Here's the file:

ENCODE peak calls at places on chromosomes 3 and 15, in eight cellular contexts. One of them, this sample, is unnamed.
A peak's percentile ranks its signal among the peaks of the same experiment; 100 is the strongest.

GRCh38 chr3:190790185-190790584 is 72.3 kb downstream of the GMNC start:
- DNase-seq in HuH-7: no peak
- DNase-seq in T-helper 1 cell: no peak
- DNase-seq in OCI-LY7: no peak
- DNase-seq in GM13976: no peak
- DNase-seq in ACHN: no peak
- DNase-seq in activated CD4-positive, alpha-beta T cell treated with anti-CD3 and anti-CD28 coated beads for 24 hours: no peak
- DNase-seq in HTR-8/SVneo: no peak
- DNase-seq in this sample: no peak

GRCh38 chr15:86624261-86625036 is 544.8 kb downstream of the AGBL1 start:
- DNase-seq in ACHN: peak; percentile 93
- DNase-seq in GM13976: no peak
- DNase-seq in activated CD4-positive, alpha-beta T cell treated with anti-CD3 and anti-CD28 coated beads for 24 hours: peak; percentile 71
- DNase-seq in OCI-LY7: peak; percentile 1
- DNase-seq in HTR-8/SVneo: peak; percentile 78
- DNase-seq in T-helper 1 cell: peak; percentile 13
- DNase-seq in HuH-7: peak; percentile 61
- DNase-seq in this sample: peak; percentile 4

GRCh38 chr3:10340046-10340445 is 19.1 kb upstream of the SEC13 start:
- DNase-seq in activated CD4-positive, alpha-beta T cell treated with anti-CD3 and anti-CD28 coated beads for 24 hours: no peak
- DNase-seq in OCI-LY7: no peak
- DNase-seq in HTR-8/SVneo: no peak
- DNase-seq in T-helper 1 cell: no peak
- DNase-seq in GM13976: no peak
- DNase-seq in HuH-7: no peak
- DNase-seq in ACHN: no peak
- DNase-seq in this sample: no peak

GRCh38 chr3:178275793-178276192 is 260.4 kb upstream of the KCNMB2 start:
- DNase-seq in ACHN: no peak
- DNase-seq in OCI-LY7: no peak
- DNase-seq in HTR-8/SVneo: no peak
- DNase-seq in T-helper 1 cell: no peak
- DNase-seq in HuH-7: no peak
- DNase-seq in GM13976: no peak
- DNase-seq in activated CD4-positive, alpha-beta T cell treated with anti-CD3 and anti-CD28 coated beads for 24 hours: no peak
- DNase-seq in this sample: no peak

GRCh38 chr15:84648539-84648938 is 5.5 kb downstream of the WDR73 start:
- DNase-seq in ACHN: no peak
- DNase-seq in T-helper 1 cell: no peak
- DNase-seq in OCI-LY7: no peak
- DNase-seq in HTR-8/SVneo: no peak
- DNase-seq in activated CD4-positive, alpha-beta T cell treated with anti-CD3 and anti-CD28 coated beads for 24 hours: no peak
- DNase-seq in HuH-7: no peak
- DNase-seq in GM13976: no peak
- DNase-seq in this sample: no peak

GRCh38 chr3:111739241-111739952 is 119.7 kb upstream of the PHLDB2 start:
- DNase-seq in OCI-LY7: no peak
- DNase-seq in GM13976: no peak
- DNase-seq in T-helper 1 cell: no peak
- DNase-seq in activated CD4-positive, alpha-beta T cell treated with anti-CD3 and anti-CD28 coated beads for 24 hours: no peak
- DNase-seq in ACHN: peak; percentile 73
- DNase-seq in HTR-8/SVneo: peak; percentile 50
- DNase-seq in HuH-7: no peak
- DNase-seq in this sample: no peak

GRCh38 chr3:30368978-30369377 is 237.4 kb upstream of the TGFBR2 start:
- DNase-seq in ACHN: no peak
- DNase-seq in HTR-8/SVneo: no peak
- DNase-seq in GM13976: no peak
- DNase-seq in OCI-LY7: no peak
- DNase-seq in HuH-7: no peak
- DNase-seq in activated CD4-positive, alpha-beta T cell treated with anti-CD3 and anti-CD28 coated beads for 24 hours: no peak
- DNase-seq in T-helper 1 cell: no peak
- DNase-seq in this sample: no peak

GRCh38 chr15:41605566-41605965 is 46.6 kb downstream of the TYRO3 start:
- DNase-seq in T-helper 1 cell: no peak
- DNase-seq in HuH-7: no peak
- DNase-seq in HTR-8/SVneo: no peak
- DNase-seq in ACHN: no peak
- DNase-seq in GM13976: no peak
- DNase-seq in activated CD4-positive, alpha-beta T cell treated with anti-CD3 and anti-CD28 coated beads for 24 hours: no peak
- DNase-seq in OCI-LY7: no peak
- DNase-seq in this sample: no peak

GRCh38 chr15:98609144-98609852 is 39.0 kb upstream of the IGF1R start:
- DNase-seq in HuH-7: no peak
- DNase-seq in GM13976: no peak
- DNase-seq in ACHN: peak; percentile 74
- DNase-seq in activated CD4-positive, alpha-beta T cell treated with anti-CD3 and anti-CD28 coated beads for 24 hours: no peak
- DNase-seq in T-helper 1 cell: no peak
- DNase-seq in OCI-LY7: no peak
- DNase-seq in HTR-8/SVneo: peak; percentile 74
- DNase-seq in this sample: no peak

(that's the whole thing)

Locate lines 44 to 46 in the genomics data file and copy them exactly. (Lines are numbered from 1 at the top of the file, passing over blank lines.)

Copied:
- DNase-seq in activated CD4-positive, alpha-beta T cell treated with anti-CD3 and anti-CD28 coated beads for 24 hours: no peak
- DNase-seq in HuH-7: no peak
- DNase-seq in GM13976: no peak